Venous thromboembolism (VTE) occurs in one of every 1000 individuals per year. The incidence is much lower in young persons. In persons younger than age 45, the incidence is one of every 10,000 individuals per year. VTE is a multifactorial disease due to the interaction of various risk factors that can be genetic (e.g., inherited thrombophilia), acquired (e.g., age, neoplastic or autoimmune diseases, antiphospholipid antibodies), or transient (e.g., surgical interventions, fractures, trauma, prolonged immobilization). VTE is found equally in the two sexes. There are other transient risk factors for VTE that are typical for females, and these render women more exposed than men to the risk of the disease during their lifetime. Such risk factors are encountered frequently in a woman's life; they are oral contraceptive (OC) use, hormone replacement therapy, and pregnancy/puerperium. Moreover, various obstetric complications have attributed at least in part to an impaired placental circulation, suggesting a thrombosis theory as their common basis. In this review, the relationship between VTE and risk factors specifically of women is discussed, also in relation to coagulation abnormalities causing inherited thrombophilia.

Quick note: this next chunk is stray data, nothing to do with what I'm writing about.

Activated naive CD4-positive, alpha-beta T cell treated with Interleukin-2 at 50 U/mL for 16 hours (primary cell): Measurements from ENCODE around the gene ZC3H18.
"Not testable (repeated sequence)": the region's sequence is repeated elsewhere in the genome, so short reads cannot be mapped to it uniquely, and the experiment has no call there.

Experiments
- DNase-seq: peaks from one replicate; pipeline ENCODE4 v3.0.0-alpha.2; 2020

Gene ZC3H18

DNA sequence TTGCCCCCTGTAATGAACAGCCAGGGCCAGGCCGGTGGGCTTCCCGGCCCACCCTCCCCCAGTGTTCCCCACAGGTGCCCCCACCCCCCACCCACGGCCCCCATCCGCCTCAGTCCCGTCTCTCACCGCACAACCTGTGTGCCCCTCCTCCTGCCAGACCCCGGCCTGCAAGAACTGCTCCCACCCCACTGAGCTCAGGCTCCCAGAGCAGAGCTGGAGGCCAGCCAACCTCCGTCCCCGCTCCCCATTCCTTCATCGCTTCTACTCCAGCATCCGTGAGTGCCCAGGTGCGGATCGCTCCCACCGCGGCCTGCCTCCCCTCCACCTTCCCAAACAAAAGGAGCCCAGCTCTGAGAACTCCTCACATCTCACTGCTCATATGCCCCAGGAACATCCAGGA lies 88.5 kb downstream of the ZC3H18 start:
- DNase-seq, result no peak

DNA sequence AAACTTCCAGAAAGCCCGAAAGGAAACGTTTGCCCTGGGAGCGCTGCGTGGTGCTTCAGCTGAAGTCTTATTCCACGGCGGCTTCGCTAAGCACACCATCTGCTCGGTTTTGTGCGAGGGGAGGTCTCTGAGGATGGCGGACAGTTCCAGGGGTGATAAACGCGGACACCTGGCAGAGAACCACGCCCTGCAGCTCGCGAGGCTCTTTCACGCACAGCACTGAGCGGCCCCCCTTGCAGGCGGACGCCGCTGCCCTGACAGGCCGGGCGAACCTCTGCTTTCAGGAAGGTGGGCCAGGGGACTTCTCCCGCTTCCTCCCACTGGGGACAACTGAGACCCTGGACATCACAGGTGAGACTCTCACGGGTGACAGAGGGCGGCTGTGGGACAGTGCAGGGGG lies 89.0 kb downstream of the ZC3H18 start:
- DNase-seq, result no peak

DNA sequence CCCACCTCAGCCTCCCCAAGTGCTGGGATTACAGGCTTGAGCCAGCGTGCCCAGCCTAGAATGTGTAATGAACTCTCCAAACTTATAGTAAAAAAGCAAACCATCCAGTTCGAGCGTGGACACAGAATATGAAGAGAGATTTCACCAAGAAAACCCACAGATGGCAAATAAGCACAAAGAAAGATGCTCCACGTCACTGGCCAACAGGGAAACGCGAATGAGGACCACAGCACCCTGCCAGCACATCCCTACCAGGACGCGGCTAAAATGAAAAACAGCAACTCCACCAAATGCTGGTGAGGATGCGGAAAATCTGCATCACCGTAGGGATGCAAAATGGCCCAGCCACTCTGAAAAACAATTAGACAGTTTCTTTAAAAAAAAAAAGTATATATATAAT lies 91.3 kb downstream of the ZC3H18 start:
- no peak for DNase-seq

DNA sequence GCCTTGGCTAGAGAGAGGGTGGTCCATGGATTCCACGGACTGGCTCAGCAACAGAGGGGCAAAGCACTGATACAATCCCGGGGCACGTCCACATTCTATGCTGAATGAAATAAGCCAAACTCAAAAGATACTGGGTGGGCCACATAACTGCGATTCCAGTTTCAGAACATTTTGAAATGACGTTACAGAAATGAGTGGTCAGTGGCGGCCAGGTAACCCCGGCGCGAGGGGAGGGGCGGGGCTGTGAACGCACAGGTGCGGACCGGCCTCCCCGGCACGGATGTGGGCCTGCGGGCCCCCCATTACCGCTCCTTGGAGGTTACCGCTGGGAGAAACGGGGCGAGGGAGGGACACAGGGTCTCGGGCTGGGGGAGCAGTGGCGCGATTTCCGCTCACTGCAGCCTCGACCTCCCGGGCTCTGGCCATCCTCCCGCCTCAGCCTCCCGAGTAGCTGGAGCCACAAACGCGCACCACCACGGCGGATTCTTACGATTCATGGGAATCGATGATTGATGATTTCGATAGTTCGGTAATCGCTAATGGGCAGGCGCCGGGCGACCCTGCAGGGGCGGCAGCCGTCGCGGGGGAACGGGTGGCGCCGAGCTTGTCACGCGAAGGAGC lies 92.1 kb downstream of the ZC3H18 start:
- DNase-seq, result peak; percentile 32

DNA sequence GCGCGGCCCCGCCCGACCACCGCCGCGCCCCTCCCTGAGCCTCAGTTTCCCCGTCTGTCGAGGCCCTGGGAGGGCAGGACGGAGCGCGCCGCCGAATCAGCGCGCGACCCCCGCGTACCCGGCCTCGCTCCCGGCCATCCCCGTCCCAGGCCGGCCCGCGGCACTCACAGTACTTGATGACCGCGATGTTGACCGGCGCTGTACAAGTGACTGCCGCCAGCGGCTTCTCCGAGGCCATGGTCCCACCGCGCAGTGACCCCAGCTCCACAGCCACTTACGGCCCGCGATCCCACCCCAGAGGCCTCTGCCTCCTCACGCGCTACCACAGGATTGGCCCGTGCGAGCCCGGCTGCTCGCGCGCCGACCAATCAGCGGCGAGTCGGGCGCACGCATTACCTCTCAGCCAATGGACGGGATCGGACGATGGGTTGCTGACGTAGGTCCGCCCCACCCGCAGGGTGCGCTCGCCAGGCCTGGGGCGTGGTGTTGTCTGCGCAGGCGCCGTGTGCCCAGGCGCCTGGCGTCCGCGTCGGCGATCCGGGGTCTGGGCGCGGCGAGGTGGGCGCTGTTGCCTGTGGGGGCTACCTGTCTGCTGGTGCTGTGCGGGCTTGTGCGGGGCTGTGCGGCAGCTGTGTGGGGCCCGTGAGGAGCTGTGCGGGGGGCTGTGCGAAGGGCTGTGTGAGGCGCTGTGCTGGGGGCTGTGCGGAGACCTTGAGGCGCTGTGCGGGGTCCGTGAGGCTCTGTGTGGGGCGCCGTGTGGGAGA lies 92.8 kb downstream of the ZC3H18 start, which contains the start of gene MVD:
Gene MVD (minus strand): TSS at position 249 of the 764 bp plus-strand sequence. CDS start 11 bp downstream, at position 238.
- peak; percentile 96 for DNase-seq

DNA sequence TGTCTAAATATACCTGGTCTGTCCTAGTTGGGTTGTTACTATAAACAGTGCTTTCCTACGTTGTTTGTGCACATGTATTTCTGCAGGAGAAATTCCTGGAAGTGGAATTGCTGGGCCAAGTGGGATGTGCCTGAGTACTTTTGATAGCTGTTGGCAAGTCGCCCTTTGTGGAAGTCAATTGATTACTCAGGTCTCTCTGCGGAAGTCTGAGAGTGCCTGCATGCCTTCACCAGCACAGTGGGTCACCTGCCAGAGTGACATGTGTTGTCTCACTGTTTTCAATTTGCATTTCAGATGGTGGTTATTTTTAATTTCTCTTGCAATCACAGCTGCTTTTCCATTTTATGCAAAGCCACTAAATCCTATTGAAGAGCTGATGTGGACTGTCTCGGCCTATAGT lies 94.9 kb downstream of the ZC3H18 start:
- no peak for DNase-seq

- Obstetrical complications
- Oral contraceptives
- Venous thrombosis
ASJC Scopus subject areas
- Cardiology and Cardiovascular Medicine